Maureen Colquhoun was remembered for the way she ignored homophobic attacks to pave the way for other LGBT+ MPs to live openly
By Hugo Greenhalgh
LONDON, Feb 2 (Thomson Reuters Foundation) - Britain's first openly lesbian lawmaker, economist Maureen Colquhoun, died on Tuesday at the age of 92, remembered for the way she ignored negative press and attacks by other politicians to pave the way for other LGBT+ MPs to live openly.
Colquhoun, who represented the Labour Party in Northampton North in central England between 1974 and 1979, was a noted campaigner for women's rights, particularly for access to abortion and the decriminalisation of prostitution.
A graduate of the London School of Economics, Colquhoun was the first woman to request the then Speaker of the House of Commons, George Thomas, to refer to her as "Ms" rather than the commonly used "Miss".
But while the move garnered support from the growing feminist movement of the 1970s, it also made her political enemies.
In a subsequent letter, Thomas said: "In the interests of the House, I think I must continue to use some form of prefix, but I will endeavour to slur it in such a way as to reduce, if not entirely eliminate, the audible distinction between 'Mrs' and 'Miss'."
In 1975, Colquhoun proposed a Private Member's bill designed to create equal representation between men and women on public bodies.
While the bill ultimately failed to pass, it marked a time of great personal change for Colquhoun.
In her 1980 autobiography, "A Woman in the House", Colquhoun reflected how this was the moment she decided to leave her husband and the father of her three children and move in with Barbara Todd, the editor of the lesbian magazine Sappho.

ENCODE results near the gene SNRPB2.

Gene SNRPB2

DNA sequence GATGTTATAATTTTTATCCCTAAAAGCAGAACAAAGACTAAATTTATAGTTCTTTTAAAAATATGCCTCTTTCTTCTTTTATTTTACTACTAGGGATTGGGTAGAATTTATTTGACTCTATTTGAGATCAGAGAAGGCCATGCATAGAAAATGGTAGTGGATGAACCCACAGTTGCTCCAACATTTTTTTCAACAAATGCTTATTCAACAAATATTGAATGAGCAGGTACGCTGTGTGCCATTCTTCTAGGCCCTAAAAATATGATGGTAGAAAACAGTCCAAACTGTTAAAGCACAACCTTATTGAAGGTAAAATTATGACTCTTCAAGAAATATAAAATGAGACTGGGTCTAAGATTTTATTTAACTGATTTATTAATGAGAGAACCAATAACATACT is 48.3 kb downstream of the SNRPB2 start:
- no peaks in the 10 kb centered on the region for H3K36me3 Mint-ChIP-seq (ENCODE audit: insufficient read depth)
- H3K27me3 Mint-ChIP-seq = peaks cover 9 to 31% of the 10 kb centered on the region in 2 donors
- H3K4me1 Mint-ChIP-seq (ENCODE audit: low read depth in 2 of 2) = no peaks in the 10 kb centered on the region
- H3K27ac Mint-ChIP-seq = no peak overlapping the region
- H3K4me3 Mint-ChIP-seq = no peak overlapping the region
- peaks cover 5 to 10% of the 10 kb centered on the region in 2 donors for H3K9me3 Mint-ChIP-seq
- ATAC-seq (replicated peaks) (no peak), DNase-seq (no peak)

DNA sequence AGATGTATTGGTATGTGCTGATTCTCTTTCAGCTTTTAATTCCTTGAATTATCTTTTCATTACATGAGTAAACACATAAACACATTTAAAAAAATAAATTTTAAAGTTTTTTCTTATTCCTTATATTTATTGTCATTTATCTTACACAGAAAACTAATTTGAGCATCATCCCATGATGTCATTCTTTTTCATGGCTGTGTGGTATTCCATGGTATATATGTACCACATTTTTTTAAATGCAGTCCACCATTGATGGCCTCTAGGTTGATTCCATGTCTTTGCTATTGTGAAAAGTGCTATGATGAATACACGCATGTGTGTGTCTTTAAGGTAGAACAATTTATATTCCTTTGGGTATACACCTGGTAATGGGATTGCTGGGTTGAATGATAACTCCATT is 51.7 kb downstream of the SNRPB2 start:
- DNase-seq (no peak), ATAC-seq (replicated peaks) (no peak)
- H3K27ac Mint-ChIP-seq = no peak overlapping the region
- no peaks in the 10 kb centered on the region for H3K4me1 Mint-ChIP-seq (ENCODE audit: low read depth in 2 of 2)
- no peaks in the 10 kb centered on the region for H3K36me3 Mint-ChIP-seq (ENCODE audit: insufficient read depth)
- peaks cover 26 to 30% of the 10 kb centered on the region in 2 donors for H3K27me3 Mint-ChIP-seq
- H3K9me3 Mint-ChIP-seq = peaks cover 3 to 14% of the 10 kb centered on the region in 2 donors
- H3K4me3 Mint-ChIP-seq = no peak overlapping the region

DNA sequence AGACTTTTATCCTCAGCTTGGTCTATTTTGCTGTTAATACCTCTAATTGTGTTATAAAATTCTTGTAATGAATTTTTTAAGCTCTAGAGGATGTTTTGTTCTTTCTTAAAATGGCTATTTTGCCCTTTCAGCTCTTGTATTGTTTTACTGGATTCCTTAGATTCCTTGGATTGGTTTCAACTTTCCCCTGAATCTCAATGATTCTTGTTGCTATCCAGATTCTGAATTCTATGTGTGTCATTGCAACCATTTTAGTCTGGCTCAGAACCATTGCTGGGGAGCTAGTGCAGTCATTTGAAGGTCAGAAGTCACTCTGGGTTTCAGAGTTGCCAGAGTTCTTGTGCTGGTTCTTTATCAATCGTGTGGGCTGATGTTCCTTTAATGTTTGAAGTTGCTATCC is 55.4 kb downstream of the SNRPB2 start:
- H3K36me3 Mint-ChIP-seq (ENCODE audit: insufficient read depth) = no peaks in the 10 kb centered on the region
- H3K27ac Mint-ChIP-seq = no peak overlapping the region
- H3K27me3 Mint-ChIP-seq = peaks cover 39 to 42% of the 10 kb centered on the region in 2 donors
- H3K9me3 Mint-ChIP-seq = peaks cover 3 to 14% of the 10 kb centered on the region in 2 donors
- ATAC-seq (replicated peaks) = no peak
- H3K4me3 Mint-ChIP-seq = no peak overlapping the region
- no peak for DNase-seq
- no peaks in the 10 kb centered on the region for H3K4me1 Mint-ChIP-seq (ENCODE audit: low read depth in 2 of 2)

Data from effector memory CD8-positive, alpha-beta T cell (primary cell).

The two met while working together on the Balance of Sexes Bill.
"By the time the House met to debate the second reading of the Balance of the Sexes Bill, I knew that Babs loved me and she knew that I loved her," Colquhoun wrote.
Britain in the 1970s was riven with homophobia, with newspapers commonly using slurs to describe LGBT+ people.
In 1976, Mary Whitehouse, who campaigned against what she saw as the rise of the permissive society, brought a private prosecution against the LGBT+ newspaper Gay News for blasphemy following the publication of a sexually explicit poem.
The same year, Colquhoun's own relationship with Todd was exposed in a column in the Daily Mail, one of Britain's most widely read tabloids.
"There was never, not once, ever any attempt to hide our relationship," Colquhoun said later.
"I have always sought to give us status as a couple, for I believed it to be, as I do all gay relationships, as valid and as entitled to respect as any other relationship."
However, Colquhoun subsequently faced the threat of deselection by her local constituency party but her appeal against the move was upheld. She then lost her seat in the 1979 general election.
"(As) Britain's first openly lesbian MP, (Colquhoun) suffered much prejudice because of it," Paul Johnson, head of sociology at the University of York, told the Thomson Reuters Foundation.
Following her defeat, she remained in politics, assisting other Labour MPs in the House of Commons and serving on the Hackney London Borough Council between 1982 and 1990.
She remained active in local politics into her 80s, acting as a parish councillor in the country's northwest until 2015.
Colquhoun was always adamant that her sexuality was irrelevant when it came to public service.
"My sexuality has nothing whatever to do with my ability to my job as an MP," she wrote in Gay News in October 1977.
(Reporting by Hugo Greenhalgh @hugo_greenhalgh; Editing by Belinda Goldsmith Please credit the Thomson Reuters Foundation, the charitable arm of Thomson Reuters, that covers the lives of people around the world who struggle to live freely or fairly. Visit http://news.trust.org)
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